Online skill-based casual games and sports (OSCGS) should be recognised by the Government of India as a category that is predominantly skill-based and is not necessarily addictive, said IndiaTech, an industry body that represents Indian startups, in a letter to the Union Minister for Communications and Electronics and Information Technology of India.
“Mere involvement of money does not make any game into an addictive or gambling genre. There is an urgent need to create this distinction by the Government of India to come up with National Level guidelines that can be followed by the states. This regulatory clarity will also ensure prevention of misuse and harm,” the letter said.
The body also pressed on the “urgent need” for the gaming companies in India and the government to work towards creating guidelines for responsible gaming.
The industry body defines OSCGS as games/sports that are played online by multiple players simultaneously, and are predominantly skill-based requiring physical and mental skills such as hand-eye coordination, strategic thinking, logic, tactical mindset, attention and familiarity with the game and its rules.
Several states including Gujarat, Odisha, Telangana and Karnataka have banned many of the online skill-based games arguing that they are promoting online gambling, even though the Supreme Court had recognised online rummy as a game of skill in a 2015 ruling. Some of these state-level bans have been successfully challenged by gaming companies and industry bodies this year. For instance, in August 2021, Madras High Court quashed a Tamil Nadu Gaming and Police Laws (Amendment) Act of 2021 that had banned online rummy and poker. Similarly, in September, Kerala High Court lifted the ban imposed by the state government on online rummy.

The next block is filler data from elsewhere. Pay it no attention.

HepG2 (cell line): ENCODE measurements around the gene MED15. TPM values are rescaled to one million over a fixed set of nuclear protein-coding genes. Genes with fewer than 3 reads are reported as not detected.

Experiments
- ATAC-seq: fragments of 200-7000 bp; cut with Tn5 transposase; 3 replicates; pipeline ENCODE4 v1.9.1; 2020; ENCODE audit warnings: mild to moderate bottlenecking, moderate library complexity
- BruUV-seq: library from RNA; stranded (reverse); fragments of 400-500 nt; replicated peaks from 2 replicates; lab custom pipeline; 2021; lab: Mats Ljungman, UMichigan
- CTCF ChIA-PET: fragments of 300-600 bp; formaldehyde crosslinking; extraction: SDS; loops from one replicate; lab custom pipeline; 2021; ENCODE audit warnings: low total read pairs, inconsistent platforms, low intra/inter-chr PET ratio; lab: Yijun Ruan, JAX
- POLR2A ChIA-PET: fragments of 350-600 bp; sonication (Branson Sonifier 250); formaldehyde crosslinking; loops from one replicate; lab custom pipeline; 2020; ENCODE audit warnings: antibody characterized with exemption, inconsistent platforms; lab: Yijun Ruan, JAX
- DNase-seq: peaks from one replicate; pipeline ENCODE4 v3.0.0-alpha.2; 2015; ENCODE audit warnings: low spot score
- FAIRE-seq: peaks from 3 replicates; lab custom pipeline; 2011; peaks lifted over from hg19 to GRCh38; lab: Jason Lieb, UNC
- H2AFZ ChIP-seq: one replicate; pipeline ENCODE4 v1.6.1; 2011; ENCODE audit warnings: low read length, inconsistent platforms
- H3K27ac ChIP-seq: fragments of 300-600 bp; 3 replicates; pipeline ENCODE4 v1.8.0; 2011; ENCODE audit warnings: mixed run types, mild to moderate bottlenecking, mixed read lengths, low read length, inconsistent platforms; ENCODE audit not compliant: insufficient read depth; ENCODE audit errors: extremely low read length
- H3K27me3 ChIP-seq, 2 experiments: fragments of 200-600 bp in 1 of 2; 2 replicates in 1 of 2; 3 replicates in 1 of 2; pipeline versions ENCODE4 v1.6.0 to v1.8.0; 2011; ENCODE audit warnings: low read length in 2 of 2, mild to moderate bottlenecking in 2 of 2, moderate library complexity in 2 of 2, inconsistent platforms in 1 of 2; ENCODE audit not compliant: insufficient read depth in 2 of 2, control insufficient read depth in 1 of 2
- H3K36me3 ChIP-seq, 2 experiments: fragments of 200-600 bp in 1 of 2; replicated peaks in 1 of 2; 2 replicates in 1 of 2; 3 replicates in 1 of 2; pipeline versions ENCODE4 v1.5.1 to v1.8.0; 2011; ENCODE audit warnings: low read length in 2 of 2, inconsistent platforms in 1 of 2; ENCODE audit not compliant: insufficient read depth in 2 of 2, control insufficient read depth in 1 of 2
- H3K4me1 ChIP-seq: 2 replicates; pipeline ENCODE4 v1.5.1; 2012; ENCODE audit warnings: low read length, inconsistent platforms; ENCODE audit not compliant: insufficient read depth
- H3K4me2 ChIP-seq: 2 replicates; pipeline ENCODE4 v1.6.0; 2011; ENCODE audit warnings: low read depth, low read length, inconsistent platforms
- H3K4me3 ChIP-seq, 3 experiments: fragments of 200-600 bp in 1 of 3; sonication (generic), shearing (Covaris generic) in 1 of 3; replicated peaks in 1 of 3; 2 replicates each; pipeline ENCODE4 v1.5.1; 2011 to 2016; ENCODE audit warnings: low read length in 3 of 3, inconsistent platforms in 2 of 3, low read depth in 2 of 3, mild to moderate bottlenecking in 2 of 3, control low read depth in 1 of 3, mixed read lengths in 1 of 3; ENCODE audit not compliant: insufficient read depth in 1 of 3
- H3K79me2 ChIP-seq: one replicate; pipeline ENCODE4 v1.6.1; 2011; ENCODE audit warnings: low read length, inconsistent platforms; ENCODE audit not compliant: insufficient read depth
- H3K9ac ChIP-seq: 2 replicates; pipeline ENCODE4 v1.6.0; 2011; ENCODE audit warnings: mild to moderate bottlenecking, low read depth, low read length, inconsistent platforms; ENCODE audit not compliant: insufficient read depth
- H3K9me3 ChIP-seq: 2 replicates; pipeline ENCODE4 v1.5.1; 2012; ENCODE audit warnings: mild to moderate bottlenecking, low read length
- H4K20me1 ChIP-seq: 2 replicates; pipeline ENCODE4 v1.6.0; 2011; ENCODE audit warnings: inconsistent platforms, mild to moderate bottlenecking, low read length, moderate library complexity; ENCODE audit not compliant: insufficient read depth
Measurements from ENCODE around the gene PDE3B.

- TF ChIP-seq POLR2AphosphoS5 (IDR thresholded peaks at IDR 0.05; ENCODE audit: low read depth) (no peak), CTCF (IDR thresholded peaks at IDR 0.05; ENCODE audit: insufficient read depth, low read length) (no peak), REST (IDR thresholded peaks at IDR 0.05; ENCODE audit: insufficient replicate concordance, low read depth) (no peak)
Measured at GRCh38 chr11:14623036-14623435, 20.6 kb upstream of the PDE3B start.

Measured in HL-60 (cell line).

“Banning has never been a solution, it is important for the government and industry to engage more along with stakeholders from civil society and mental health experts and work towards developing and adhering to a code for responsible online gaming,” the letter said.
The body also suggested that the code should lay down policies for age-based classifications on the lines of the Entertainment Software Rating Board (ESRB). It should help create a safe gaming environment that respects the privacy of gamers and is free from cyberbullying and cyber fraud. It should also encourage the use of artificial intelligence (AI) based tools to monitor and reduce the potential risk of addiction and overspending on games.